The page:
Operation Rainfall: Success
The gist of the story is as follows: Aeron's sweetheart, Elena, gets cursed, and she will soon turn into a monster unless Aeron can gather the flesh of the 12 masters of the Thirteen towers in order to break the curse. Besides Elena, there's Mavda, a mysterious old woman who serves as a shop, there are no other NPCs. As Aeron traverses the towers, he'll come across notes and letters that further explain the mystery behind the towers and how the 12 Masters came to be. While it's not the greatest of stories, it delves into some pretty dark subjects.
The moment you step into the towers, a gauge on the lower right part of the screen starts decreasing, this is Elena's curse. If you let it deplete, you automatically lose the game. Beating each tower and the boss on your first go is nigh impossible, so you'll have to return to Elena and give her flesh from normal enemies in order to increase this gauge. While it sounds as artificially extending the game's length, returning to the observatory is actually beneficial, as you have limited space on your inventory, plus you get to heal, so it's not as annoying as it sounds, plus, you can activate shortcuts to the exit on the towers themselves, so going back and returning to where you were is not much of a hassle.
Combat is very basic and simple. The A button is your attack button, you can also charge it for slower, rhythm based blows. Eventually your charge attacks will become your go-to attacks, as they are so much stronger than your normal attacks with the added bonus of interrupting most enemy attacks, and since the clock is ticking, there's no better way to off your enemies. There's three different weapons, and an extra joke weapon, a Sword, two Knives or the Spear, and they function the same, but with different combos, damage and speed, heck, they also affect your moving speed. Aeron also gets a block button, and moving while holding it down produces a dodge, and you'll better get used to, as enemies later on deal quite a hefty amount of damage.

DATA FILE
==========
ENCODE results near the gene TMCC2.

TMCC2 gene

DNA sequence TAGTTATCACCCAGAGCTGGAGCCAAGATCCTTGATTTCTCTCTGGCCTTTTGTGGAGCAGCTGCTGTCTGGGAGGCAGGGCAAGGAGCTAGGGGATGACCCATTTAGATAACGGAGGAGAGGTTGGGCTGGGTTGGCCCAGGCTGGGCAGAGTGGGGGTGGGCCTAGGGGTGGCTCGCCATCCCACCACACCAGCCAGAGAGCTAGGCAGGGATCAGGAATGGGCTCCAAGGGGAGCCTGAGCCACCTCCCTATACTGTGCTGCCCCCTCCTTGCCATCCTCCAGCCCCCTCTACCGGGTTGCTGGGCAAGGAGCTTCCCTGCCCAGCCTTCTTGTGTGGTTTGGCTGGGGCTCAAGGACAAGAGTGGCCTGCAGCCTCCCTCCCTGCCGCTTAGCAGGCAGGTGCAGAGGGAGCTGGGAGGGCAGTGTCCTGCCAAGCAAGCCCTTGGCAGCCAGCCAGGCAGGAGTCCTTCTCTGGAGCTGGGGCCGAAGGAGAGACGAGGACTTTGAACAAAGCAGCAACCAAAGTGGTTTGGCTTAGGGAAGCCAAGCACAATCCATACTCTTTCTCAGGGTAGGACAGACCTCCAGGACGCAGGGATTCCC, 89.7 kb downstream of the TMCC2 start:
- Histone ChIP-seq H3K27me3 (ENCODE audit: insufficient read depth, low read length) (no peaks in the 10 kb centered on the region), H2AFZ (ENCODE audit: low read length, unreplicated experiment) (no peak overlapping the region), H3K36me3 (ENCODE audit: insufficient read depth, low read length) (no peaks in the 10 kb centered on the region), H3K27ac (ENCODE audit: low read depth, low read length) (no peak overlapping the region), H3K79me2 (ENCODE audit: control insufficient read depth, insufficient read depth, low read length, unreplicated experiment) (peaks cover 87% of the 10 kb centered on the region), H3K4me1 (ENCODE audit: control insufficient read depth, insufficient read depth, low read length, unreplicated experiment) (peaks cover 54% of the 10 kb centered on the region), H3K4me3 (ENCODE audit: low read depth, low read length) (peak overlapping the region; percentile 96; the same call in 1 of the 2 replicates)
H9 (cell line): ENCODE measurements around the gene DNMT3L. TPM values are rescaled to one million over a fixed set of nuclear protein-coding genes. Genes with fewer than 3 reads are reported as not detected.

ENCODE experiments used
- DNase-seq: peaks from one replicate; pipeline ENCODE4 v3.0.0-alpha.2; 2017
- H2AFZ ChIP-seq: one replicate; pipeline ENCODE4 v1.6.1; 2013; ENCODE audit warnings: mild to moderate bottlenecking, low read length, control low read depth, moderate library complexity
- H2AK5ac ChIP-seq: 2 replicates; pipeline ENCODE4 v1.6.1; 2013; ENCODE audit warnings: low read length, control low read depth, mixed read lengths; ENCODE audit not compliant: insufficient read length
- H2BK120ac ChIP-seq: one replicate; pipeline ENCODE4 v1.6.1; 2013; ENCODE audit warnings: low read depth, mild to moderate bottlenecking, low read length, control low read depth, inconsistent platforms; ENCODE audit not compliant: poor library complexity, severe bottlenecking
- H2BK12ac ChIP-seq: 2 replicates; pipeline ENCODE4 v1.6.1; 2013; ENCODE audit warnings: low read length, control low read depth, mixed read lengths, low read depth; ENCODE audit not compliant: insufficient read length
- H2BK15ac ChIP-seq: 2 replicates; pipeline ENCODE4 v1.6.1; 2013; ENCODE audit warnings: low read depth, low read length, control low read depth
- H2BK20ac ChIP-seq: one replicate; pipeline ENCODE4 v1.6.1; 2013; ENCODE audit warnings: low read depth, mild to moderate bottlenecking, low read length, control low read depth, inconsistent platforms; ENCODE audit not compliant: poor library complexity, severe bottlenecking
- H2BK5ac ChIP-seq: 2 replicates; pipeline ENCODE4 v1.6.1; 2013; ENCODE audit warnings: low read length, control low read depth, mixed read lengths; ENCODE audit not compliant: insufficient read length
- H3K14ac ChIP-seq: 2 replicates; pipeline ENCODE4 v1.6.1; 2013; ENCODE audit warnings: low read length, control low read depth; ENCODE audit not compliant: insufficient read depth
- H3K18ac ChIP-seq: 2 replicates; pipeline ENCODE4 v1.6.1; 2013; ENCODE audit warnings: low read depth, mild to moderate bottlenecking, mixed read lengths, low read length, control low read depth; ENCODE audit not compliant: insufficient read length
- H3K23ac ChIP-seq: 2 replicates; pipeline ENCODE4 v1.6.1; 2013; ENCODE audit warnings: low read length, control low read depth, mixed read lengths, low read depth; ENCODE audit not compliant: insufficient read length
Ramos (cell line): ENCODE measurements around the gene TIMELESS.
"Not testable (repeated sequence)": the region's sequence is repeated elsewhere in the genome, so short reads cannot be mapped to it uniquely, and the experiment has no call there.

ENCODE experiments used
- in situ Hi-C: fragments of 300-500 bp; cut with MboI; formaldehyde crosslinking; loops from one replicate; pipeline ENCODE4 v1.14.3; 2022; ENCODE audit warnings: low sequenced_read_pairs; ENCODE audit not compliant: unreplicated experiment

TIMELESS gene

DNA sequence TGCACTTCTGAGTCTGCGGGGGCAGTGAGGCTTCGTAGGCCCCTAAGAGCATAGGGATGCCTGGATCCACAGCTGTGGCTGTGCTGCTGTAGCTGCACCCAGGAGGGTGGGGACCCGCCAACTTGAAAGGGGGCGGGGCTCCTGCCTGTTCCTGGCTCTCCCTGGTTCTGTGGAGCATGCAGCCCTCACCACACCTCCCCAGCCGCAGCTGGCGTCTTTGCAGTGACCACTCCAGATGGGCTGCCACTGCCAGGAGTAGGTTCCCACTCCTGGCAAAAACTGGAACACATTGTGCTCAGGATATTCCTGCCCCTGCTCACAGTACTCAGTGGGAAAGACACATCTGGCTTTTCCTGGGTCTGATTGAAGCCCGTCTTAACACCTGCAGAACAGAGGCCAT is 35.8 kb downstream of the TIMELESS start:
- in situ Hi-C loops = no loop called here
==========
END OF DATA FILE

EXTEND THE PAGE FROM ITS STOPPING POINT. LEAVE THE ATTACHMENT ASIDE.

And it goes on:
While Aeron starts off pretty weak, as you defeat enemies you earn experience and level up, which gives you higher attack power, a longer life bar and occasionally more room to equip items. Regardless, the game has a very clear emphasis on puzzle solving rather than combat, at times it's even encouraged to avoid it altogether. Occasionally you'll also come across enemies with purple auras, these are more resistant and deal even larger amount of damage than common enemies, earlier in the game it's better to just stay clear away from them, although by the time you can tackle them, they will grant you a large amount of experience points.
While nothing too fancy, the game does look very pretty. The thirteen tower are visually appealing, and the 12 Masters are pretty unique. Character designs are pretty alright, Aeron looks like any other anime-hero, who likes to bare his midriff for some reason, and Elena is pretty basic as well, Mavda's design fares much better though. The music serves the game well if anything, and voice acting gets the job done. Aeron's voice isn't very convincing, but he hardly gets any lines so it's no biggie. The game lasts a solid 14-15 hours, with about 5 endings, and finishing the game unlocks a key to open up previously locked red doors, the rewards aren't really worth it(Besides the joke weapon), but it's something. There's also a New Game plus that let's you pick up from different moments in the game, so getting each ending becomes easy.
Bottom line: Pandora's Tower is a really good game, it's not the game that could've saved the Wii, but it's a great swan song for the system. But as good as it is, the end-game bugs can't be excused or forgiven, which is why I can't give it an 8.0, as much as I would've liked to, as I really enjoyed the game, up to that point.
6.5 out of 10.